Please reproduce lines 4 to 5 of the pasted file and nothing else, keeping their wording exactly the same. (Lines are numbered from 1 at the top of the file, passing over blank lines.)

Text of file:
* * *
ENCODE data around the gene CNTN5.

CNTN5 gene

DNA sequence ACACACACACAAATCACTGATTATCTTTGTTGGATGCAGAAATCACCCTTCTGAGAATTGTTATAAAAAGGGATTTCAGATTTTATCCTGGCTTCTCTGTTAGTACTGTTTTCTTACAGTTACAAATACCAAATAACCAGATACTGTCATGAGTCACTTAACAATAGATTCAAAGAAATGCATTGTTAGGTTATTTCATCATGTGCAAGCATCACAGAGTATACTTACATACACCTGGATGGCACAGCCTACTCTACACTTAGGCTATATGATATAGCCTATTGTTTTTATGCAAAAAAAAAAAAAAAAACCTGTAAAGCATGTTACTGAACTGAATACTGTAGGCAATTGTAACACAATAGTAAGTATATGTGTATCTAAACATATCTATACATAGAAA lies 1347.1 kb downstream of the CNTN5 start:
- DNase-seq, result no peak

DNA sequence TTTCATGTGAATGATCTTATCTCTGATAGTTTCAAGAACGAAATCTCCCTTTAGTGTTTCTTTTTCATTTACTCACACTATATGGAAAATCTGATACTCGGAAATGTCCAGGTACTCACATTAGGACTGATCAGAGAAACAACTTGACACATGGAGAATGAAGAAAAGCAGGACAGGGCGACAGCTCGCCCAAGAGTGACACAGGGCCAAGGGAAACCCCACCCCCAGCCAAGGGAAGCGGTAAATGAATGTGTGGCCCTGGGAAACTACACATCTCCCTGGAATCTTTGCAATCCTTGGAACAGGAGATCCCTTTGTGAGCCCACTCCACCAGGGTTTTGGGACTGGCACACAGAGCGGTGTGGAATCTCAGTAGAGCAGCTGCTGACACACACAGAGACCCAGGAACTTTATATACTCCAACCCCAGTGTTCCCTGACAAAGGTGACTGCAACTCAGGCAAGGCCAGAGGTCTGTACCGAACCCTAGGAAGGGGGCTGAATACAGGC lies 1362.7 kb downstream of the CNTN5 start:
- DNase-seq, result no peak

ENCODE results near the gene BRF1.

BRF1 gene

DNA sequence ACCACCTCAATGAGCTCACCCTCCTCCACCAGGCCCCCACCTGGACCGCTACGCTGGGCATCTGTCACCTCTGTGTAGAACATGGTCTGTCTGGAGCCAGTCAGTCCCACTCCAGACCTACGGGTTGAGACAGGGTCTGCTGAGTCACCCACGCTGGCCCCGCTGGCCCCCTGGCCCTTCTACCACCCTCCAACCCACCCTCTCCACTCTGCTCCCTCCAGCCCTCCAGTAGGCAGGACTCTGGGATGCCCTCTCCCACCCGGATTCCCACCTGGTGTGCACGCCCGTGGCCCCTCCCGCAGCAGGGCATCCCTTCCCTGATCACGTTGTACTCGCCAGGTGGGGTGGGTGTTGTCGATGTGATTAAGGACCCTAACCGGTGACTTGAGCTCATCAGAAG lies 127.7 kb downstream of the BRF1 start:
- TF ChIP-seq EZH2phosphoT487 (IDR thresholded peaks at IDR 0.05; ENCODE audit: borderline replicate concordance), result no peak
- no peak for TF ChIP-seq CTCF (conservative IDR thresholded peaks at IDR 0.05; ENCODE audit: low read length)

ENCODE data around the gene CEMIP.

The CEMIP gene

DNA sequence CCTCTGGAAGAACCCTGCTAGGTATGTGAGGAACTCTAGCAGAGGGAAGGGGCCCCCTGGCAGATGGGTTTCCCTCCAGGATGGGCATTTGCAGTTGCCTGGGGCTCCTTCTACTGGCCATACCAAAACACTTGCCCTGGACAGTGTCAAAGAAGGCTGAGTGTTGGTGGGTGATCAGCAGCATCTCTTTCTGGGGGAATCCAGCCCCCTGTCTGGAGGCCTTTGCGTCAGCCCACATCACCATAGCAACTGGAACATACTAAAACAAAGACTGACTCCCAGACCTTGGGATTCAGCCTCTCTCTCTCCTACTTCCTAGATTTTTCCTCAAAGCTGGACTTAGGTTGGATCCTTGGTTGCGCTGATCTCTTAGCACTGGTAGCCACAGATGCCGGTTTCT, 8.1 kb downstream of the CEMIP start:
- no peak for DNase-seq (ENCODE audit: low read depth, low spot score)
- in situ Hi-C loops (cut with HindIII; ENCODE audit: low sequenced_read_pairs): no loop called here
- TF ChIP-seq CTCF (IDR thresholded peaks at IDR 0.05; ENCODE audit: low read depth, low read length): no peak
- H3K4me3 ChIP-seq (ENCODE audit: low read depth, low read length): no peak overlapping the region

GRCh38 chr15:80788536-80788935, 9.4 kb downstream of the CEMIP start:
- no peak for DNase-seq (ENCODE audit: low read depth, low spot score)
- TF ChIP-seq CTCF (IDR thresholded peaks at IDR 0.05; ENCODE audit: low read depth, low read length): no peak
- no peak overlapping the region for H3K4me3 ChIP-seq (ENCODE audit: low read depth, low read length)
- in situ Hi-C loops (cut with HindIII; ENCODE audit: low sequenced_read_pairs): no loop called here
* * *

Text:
- DNase-seq, result no peak

DNA sequence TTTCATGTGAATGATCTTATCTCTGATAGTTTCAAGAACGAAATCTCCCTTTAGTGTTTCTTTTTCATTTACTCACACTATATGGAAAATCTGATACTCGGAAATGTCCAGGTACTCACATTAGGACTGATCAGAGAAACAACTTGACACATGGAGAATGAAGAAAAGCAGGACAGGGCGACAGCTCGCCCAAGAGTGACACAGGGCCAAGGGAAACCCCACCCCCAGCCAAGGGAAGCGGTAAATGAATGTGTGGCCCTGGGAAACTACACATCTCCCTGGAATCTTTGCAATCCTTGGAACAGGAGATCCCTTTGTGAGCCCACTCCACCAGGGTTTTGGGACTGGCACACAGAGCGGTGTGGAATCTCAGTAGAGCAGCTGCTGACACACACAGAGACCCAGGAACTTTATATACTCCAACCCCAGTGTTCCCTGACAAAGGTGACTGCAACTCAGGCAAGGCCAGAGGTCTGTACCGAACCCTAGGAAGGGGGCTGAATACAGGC lies 1362.7 kb downstream of the CNTN5 start: